One of the biggest resolutions many make at New Years revolves around food. Whether it’s eating better or cutting out foods altogether, diet plans plays a major role this time of year. Diet plans like intermittent fasting have gained popularity within the last few years, as people abstain from eating during specified periods of time in order to lose or maintain weight. But there’s a major difference between a dietary fast of staying away from food and a spiritual fast where one turns to the Lord for sustenance.
Author and writer Wendy Speake, sat down with RELEVANT to talk to us about the connections between what we eat and our spiritual lives, the difference between fasting and just dieting and her book The 40-Day Sugar Fast: Where Physical Detox Meets Spiritual Transformation.
This conversation has been lightly edited for length and clarity.
Where did you got the idea for this book?
Originally I was just ministering online to moms who struggle with angry, reactionary parenting. And it was in that conversation where I said, “What would happen if we gave up sugar for forty days? Just physiologically, would we be able to be calmer, kinder, more consistent, maybe even more Christ-like?” But it’s not a diet that I wanted to suggest. “What if we actually fasted? What if instead of turning from sugar high to sugar high to get us through our hard days, we started turning to the Most High?”
It’s been an intense lesson in fasting. It’s something that we are lacking in our Christian culture today. But it is a spiritual discipline that unlocks the bondage breaking power of Christ.
Tell me a little bit about the very first fast that you started. What was the arc of those first 40 days like?
The first time I did it, it was really talking to moms. And we did find physiologically things changed. We got healthier when we stopped running to the wrong things. If you’re running to Starbucks because you found that coffee is your source of strength, you don’t get healthier physically or spiritually. But when you run to the Lord who says, “I am your strength. I’m your refuge. I’m your strength.” God even refers to himself as our stronghold. And yet, so often I hear people who realize sugar’s a stronghold or alcohol’s a stronghold or, man, even our phone can be a stronghold.
That’s what we found during those first 40 days. It’s what I find every single time I lead a group of people through this fast, which I do every January. We finds that strongholds fall. They crumble. When we fast from those things that we’ve been turning to, and we’re finally freed up to experience the stronghold of Christ in our lives again.
The first few days don’t feel good. But I think that that’s going to be true whenever you give up that thing that you’re running to that isn’t good for you. But in the conversation of overdoing sugar, you’re going to go through the sugar flu. You’re going to feel kind of cruddy. You’re going to have a headache. But I was most surprised that I was sad. That I was emotionally, not just physically, broken. One of the things that the Lord revealed to me came out of Joel 2 where he says, “Return to me with weeping and mourning and fasting.” I think why we feel so bad other than physiologically detoxing from sugar or caffeine is you’re laying down and turning back to Christ. I think that conviction and that repentance should allow us to be in touch with a soul sadness.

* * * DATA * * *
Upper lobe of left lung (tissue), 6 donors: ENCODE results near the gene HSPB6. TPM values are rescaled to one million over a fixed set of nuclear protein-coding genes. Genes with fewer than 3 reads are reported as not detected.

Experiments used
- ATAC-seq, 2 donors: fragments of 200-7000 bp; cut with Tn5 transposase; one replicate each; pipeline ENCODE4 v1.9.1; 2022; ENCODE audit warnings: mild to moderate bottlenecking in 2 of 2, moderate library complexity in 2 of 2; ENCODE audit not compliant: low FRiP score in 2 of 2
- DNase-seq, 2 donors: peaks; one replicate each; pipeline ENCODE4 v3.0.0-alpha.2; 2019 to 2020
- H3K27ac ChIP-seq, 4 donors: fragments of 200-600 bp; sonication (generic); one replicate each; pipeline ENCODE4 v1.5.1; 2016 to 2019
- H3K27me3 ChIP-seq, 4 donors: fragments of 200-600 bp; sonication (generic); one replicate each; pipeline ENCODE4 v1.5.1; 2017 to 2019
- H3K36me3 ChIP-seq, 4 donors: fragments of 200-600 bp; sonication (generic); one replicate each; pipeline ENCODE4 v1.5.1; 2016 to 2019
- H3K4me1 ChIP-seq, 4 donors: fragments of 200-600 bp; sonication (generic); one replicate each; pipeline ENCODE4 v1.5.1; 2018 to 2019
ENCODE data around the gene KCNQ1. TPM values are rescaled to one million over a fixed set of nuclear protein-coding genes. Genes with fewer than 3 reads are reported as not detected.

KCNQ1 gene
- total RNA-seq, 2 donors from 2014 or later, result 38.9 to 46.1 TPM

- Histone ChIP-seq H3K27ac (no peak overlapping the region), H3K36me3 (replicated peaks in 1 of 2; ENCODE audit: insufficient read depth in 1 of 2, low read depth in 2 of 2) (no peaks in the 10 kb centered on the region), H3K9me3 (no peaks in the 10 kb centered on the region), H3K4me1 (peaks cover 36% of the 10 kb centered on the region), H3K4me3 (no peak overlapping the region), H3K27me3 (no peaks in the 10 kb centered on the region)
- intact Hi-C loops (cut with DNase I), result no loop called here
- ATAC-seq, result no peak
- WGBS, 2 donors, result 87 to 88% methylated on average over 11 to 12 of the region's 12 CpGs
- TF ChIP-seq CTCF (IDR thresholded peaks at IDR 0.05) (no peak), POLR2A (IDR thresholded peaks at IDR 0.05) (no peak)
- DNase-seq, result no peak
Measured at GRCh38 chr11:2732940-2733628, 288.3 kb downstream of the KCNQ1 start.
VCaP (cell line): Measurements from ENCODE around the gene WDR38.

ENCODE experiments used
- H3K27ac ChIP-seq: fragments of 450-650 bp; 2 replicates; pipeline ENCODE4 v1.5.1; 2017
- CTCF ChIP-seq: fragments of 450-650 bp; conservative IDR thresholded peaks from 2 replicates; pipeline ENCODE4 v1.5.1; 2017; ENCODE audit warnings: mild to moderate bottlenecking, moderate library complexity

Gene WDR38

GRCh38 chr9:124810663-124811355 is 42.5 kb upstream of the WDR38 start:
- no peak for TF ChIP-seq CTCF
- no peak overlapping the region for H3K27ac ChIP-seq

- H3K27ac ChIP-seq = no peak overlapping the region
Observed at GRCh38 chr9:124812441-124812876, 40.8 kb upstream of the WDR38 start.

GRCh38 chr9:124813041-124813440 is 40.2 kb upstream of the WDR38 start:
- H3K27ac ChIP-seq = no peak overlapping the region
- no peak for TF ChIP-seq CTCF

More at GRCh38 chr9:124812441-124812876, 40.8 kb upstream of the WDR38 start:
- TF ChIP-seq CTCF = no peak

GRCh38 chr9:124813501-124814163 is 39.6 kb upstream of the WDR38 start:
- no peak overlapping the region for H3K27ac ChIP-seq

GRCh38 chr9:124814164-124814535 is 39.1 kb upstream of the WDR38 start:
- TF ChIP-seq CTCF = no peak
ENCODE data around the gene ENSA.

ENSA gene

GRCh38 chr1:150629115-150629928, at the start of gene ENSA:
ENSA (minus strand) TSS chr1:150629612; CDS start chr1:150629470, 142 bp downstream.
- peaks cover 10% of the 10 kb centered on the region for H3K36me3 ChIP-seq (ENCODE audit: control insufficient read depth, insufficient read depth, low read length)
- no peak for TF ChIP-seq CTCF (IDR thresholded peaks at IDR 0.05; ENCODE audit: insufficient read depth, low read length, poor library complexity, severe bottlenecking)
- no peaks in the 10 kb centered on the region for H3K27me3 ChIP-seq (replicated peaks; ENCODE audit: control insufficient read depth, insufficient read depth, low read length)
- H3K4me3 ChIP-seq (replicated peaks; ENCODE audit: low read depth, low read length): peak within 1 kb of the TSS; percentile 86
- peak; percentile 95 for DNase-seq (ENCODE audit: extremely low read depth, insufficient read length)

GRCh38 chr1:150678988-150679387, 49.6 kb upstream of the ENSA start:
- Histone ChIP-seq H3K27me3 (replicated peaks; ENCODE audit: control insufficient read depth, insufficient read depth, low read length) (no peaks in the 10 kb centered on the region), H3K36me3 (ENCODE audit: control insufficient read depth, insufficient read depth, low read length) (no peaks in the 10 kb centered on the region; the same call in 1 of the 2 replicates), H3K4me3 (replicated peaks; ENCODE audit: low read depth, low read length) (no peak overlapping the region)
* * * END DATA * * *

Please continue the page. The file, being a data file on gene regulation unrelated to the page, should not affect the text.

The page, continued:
Can you tell me about the practical difference between the program that you talk about in this book, and somebody who’s just like, “I’m going to cut back on sugar so I can have a six pack for the summer.”
This is more than a physical detox. We know that in God’s presence there is fullness of joy. We’re not looking for just a physical answer to our problems. A diet will change your body, but a fast will change your life. God never said, “Hey, I want a sugar sacrifice.” He said, “I want a living sacrifice.”
If you just need to sacrifice sugar, you probably need a diet. But if you want to grow, to feast on Christ, to have him reshape your life, not just reshape your body, then go to a fast, not just a diet.
Do you have any advice for people who want to do it, but they’re concerned it’s just going to be the same new year’s resolution as last year?
You know, I love new year’s resolutions, but I don’t need another resolution. What I need is a revolution. I need not me resolving to do better, but God revolting against the world in me. And there’s a lot of the world in me.
So I say, “God, do a revolution in me.” And again, to the difference between a diet and a fast, a diet is my resolve. A fast isn’t my willpower, it’s God’s power in me. It’s not me saying, “God, gee, I really hope I don’t fail you.” It’s, “God, because you’ve been so faithful, I want to practice the spiritual discipline. I want to grow in you. I want to understand your power at work in my weakness.”
During our fasting days, I say, “Well, what else? What else, Lord, is keeping me back from turning to you? What else am I turning to? Not just the handful of chocolate chips at three o’clock to get me through the hump, not just the glass of wine in the evening to reward myself for making it through another home-bound day. But what else am I turning to?”
And he says, “Your phone, maybe even this wonderful, good and godly podcast.” And it just starts radically changing our lives. So don’t worry about, “Am I going to make it through 40 days?” Say, “God, you’re going to bring me through 40 days and you’re going to want more than just my sugar. And this is going to change so much more than I can even fathom.”
Wendy Speake’s The 40-Day Sugar Fast: Where Physical Detox Meets Spiritual Transformation is available now.